1. You’ve got style.

Ask your client if they have a Style Guide they follow. That one question will make you look like a pro right from the outset.

If you’re not familiar, a Style Guide is a document containing company guidelines for official spellings and formatting of proprietary product names, commonly used jargon, font styles, and much more.

Following a Style Guide is essential if you’re on retainer to write ongoing materials, like a blog, e-letter, or series of articles. Your client will be thrilled to receive copy that is closer to a finished product.

If they don’t have a Style Guide, you could start building one of your own.

2. “Assumes facts not in evidence.”

Lawyers use that phrase to describe information that has not previously been established or for which no evidence has been shown.

In copy, you may see phrases like, “remember,” “as I mentioned,” or “we talked about,” followed by a concept. But the catch is … Was the idea really mentioned previously? Or is this actually the first mention of the concept? (Extensive editing by multiple reviewers often leads to this error.) Verify those references and edit the text if needed.

3. That’s enough of that.

One word you can remove from copy to add another level of polish is “that.”

How do you do it? When you’re editing copy, read a sentence containing “that,” and read it again mentally skipping over the “that.” If the sentence still makes complete sense without the “that,” you can delete it to create more readable copy.

4. Know thy client.

Learn your client’s copywriting foibles (or your own!) — it will enable you to better copyedit the work.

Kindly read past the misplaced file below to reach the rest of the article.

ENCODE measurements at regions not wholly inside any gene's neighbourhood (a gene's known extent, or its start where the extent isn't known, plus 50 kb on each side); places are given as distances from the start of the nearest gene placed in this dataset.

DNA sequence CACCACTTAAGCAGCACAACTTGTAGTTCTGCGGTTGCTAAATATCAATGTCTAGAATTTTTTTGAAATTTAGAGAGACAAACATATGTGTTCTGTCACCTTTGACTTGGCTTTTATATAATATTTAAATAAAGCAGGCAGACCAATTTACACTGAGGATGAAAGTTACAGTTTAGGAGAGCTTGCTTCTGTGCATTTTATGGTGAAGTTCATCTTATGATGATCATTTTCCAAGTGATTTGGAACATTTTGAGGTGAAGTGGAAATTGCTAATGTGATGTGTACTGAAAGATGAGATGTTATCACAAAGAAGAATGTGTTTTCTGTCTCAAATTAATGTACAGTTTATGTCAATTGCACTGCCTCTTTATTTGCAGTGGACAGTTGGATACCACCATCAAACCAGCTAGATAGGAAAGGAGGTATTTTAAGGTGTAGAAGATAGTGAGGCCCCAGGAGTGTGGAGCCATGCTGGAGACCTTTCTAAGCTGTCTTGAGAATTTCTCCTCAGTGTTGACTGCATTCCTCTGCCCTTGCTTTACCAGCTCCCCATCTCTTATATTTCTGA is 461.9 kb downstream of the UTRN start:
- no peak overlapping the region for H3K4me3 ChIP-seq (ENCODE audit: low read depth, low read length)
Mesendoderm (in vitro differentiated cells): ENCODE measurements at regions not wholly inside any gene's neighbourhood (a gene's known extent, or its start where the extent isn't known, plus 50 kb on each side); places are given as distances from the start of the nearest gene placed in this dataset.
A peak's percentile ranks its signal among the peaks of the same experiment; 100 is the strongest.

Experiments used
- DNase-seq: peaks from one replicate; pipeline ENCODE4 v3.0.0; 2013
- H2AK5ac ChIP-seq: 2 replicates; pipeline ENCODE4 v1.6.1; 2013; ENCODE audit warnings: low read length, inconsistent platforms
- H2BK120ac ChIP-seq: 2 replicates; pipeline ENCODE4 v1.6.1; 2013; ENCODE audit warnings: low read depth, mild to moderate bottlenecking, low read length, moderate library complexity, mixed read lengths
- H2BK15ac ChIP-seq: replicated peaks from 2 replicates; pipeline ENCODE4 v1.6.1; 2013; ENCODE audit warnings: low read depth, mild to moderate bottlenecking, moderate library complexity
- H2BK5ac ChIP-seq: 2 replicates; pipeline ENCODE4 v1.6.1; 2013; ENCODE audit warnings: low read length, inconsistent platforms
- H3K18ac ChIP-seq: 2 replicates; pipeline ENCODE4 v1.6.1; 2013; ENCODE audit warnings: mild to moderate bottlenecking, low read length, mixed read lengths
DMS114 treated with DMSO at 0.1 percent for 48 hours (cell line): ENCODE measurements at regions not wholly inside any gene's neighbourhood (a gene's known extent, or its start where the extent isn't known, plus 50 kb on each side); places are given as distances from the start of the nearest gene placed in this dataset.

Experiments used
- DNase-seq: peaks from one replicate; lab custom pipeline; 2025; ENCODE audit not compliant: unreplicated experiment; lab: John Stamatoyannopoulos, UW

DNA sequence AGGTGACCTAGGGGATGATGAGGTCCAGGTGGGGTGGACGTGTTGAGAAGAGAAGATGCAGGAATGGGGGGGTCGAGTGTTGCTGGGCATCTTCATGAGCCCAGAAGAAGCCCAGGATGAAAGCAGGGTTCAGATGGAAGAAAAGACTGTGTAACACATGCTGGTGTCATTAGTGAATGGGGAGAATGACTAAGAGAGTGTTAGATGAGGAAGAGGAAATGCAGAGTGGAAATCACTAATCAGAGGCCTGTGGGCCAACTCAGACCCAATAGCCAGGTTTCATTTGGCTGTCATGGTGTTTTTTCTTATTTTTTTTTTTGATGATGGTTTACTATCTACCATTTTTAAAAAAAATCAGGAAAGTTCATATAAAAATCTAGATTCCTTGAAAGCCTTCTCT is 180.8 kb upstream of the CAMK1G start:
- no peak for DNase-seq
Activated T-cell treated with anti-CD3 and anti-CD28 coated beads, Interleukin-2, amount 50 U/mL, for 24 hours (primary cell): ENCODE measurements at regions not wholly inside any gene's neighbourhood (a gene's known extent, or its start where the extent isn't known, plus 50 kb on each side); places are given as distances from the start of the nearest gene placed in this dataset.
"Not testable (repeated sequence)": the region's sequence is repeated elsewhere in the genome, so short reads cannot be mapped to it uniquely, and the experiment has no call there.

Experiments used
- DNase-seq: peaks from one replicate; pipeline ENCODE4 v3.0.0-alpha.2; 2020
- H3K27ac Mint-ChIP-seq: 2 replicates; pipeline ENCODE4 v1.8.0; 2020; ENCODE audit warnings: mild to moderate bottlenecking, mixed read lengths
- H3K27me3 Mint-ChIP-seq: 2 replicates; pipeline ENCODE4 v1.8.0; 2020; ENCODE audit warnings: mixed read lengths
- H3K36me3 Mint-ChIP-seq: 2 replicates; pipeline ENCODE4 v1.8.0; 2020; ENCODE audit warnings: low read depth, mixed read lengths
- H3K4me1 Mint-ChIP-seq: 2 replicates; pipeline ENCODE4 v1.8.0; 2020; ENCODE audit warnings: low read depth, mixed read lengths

For example, say one client types “you” instead of “your” on a fairly regular basis. You’ll know to double-check for that typo.

Or, another example might be a client who skips words while they’re typing. They’re probably thinking quickly to get an idea down, but it means those missing words need to be filled in during the copyediting phase.

One trick is to read the copy backwards. Your brain will be less likely to subconsciously fill in the missing words. Or highlight or underline each word of the text on a hard copy as you read it to pick up more mistakes.

5. “Trust, but verify.”

Check everything …

  • Company URL, phone numbers, addresses.
  • Name spellings. Titles. Background, if mentioned.
  • Calculations: percentages, totals, statistics. (I recently read a book where the author was off by 10% when the percentages were added up. Poor editing!)
  • Details. (For instance, verify if the product really got invented in the year stated.)
  • Common words that are often misspelled. In our industry, gold mine is an example — it’s two words, not one.

6. Making a list, checking it twice …

Obviously, the copyeditor should check things like whether a numbered list contains all the numbers, and in the right order …

But beyond the obvious, are the points listed in a logical order? Does the sequence make sense or do they need to be reorganized?

If bullet points do not need to be in a specific order, are the most important points in the beginning and end positions?

Are there key points buried in a paragraph that would be better emphasized if they were changed to bullet points or a numbered list? Watch for opportunities to make ideas clearer for the reader.

7. “Don't bring me problems, bring me solutions.”

To increase your value, don’t just point out problems, errors, or weaknesses in copy. Offer solutions for how to fix the issues. Suggestions for how to strengthen a sentence … alternative words or phrases … substitutions for examples that aren’t clear … recommendations for how copy could be moved around and why … and so on. Be proactive.

Copyediting doesn’t involve so much original writing as a lot of rewriting. Reorganizing. Verifying. Fixing and polishing.

It’s actually a great “sidestep” into the writer’s life. It can also be a faster path to your “dream” clients too …